A radial arm saw is designed to accomplish three tasks in the shop: cross cutting miters, and compound miters. A radial arm saw can’t be used to rip and will not take a dado blade. Many people have learned to woodwork on these machines. Before you use one these machines, however, it must be properly set up.
Tuning any radial saw can be tricky because there are so many moving parts that have to be adjusted in a specific sequence.
Raise the arm so that the blade is free of the table, then lock the mortar in the middle of the arm. Check the rise and fall of the arm by placing your finger on the column. The up and down movement should be smooth. If there is any jerkiness this could indicate dirt in the shaft or lack of lubrication. Placing pressure on the arm either sideways or up and down shouldn’t cause any movement on the column or base. The column rises up through a split base, which functions as a clamp. The motion of the column can be eased or tightened by turning the bolts.
Move the arm out of square then allow it to click back in. Wiggle it to make sure it is seated well. Check for roughness in the yoke mechanism by trying to rotate and slide it. Four rollers support the motor carriage and slide on tracks on each side of the arm. Test the tension of the bearing by pressing your thumb against it as it rolls. If you can stop the bearing from rotating, it’s too lose. Adjust the bolt on one side of the track. Lubricate tracks with machine oil.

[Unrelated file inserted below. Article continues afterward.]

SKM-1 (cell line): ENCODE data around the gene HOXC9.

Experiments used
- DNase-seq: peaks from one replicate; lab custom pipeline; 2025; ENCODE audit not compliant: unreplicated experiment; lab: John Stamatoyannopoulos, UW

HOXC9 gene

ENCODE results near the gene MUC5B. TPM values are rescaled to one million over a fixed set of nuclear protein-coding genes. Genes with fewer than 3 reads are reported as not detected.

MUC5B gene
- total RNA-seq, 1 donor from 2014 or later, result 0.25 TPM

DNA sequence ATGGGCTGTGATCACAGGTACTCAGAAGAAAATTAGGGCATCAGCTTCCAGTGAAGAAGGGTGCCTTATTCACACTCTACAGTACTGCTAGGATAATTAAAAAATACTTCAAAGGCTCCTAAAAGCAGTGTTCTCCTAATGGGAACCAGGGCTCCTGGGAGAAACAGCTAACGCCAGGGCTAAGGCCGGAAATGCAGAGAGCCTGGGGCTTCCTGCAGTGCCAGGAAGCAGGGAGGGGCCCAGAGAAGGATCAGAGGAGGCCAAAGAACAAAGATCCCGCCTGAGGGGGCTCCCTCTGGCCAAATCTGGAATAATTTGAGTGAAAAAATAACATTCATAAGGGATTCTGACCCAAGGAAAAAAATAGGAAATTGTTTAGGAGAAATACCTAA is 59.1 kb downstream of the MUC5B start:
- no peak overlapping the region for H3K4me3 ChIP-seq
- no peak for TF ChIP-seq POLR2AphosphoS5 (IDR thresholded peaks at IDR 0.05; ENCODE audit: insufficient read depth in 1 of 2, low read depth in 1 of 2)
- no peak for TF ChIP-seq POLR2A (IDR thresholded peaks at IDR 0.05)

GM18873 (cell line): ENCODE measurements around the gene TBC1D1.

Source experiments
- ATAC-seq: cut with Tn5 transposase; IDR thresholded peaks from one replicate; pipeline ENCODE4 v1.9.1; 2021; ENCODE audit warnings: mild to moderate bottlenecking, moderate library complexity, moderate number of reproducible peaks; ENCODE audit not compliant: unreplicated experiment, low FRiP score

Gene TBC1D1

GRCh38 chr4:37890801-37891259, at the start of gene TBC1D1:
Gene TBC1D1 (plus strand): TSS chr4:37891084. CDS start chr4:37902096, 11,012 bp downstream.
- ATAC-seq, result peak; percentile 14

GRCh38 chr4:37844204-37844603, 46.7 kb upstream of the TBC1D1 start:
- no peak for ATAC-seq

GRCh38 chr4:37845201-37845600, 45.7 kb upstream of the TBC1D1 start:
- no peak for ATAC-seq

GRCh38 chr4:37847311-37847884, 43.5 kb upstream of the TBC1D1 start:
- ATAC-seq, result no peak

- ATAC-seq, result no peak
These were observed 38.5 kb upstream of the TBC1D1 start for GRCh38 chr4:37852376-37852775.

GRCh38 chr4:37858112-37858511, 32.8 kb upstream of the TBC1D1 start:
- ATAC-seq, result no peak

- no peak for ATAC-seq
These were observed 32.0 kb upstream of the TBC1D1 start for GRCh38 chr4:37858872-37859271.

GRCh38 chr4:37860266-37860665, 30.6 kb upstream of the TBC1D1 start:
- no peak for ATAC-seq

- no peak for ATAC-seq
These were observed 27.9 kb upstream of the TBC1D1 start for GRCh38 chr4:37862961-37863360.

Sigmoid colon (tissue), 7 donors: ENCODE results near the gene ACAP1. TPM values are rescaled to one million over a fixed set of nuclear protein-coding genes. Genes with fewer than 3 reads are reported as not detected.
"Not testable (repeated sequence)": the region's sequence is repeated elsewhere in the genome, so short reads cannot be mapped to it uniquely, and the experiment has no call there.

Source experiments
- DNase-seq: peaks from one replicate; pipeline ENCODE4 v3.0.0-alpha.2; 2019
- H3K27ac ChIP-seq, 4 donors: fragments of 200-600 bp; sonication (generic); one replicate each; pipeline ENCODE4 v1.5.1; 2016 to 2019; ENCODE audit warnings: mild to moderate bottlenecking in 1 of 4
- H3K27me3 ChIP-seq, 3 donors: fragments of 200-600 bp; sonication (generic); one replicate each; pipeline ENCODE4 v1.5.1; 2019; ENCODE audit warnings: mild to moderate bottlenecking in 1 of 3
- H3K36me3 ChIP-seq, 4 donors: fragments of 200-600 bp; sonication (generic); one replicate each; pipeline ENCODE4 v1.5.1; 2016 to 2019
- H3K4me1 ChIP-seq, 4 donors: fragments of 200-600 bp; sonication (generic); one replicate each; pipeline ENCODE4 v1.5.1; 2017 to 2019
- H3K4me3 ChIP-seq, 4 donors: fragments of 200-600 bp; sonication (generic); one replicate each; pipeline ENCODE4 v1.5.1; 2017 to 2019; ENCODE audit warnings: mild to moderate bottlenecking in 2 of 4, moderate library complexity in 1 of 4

Leveling the Table
Remove the guard and blade. Make sure that the arm and the blade are parallel. Make sure that the pin lock in engaged. Use a paper shim as a feeler gauge. Test the table on all four corners and in the middle. Tune the table height if necessary.
Squaring the Blade
Make sure that the square isn't touching a tooth. Free the lock screws at the front of the yoke, then tilt the blade to square. Mark any tooth with a crayon or marker. Set the square at the back of the table against the tooth and move the carriage forward. The tooth should scrape evenly against the square. If not, loosen the table mounting bolts and tap into square with the blade.
One Cut Test
Using a piece of plywood with parallel edges, mark an “X” in the wood and then make a single cut through the center of the X. Reverse once face to check for blade square to the table. On edge, with one piece still reversed, test for the blade being square to the fence.
With this setup, you can take it with you to a job site for all your ripping, cross cutting, and mitering needs.